"As soon as they have disposed of one pellet they hurry off to mold another, and do not cease working till night. If, in the haste, the round mass tumble down a declivity, and the beetles fall after it, they soon find the object of solicitude and force it where it may be properly buried.

"The sacred beetle of Egypt constructs a round ball and buries it after an egg has been deposited in the mass. Perhaps the coming of a larval beetle from the buried egg was thought to be emblematic of a new life. Possibly the beetle was venerated on account of its benefits as a scavenger, hiding what might otherwise make the air unwholesome."

"Where should we search for beetles?" asked Lucy.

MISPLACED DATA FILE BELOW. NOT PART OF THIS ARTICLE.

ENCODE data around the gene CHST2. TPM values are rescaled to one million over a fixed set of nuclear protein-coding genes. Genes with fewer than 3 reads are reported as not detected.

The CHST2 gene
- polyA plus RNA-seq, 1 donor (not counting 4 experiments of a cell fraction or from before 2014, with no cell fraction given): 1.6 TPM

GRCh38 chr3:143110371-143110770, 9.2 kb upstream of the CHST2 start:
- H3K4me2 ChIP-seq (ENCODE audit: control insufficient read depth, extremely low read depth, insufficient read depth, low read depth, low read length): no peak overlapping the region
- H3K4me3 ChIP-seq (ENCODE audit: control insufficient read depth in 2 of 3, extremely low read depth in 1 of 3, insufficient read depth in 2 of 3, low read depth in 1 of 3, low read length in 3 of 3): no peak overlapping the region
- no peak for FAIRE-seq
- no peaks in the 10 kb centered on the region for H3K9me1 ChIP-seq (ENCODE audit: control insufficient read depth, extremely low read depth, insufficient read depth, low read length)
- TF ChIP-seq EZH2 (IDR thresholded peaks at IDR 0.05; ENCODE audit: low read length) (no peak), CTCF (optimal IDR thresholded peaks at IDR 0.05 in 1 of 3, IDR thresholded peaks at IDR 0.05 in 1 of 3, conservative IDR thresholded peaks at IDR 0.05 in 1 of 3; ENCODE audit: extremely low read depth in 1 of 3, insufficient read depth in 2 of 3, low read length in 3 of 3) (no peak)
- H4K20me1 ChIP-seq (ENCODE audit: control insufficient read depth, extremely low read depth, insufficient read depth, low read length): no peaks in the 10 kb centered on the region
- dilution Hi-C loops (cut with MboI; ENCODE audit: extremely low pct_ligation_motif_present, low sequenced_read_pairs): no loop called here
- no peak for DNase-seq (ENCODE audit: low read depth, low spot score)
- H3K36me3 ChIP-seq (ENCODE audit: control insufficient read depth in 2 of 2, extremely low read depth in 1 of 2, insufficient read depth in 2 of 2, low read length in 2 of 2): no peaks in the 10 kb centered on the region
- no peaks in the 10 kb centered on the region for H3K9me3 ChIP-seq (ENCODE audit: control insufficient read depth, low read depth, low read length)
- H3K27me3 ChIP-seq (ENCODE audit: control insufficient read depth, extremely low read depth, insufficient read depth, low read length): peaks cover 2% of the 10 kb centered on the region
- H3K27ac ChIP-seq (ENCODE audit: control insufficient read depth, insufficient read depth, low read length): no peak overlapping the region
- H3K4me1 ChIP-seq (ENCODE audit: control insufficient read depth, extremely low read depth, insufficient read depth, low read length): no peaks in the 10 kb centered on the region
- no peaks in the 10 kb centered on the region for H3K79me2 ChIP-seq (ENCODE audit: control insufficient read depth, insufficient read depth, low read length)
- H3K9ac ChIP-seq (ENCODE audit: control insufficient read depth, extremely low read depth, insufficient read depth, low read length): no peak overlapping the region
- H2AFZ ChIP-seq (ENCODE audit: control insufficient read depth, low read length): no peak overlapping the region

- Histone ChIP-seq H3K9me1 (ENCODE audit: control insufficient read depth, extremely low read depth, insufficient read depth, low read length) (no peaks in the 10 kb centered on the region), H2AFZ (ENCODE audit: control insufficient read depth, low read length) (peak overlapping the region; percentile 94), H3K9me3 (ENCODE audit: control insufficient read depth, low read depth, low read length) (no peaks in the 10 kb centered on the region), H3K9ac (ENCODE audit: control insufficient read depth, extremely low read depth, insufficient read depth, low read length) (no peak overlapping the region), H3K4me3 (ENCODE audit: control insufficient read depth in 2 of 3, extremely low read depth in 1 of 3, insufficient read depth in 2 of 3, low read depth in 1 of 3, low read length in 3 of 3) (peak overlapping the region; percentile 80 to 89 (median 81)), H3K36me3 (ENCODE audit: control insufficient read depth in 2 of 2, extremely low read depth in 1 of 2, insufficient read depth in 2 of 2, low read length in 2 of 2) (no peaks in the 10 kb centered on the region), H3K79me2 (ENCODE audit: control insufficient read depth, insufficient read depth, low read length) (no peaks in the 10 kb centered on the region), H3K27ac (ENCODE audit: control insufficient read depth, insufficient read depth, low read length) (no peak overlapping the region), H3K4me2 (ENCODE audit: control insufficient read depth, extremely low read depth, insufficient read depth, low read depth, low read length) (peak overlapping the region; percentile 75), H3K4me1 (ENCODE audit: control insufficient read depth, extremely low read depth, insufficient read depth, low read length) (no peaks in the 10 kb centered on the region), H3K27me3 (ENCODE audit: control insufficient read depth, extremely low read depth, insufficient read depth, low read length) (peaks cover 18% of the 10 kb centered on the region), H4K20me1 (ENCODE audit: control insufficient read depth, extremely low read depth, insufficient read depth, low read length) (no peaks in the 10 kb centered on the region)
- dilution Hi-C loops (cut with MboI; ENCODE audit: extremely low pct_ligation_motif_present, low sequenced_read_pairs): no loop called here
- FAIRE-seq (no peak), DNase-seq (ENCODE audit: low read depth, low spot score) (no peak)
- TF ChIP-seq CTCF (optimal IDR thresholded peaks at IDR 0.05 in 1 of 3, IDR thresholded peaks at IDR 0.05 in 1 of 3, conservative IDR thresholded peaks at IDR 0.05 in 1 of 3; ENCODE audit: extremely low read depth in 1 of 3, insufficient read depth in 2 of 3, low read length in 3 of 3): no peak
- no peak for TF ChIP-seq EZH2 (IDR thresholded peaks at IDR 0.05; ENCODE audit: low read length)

"In dark, damp, and shaded places. Under the bark of decaying trees several species may be found. Others are to be discovered in dead animal structures. The tiny moth beetle is, in the larval slate, a pest of woolen goods in summer, and to fabrics woven from animal products. It will destroy all taxidermic work unless made proof against its ravages by arsenic or other poisonous substances. As soon as the naturalist perceives a sprinkling of fine dust beneath his mounted specimens he may be sure the invisible larval beetle is at its destructive work."

"I have reason to call them pests," said Lucy, "for they ruined my muff last summer and injured my cloak. They must be very small, for I never saw one, dead or alive."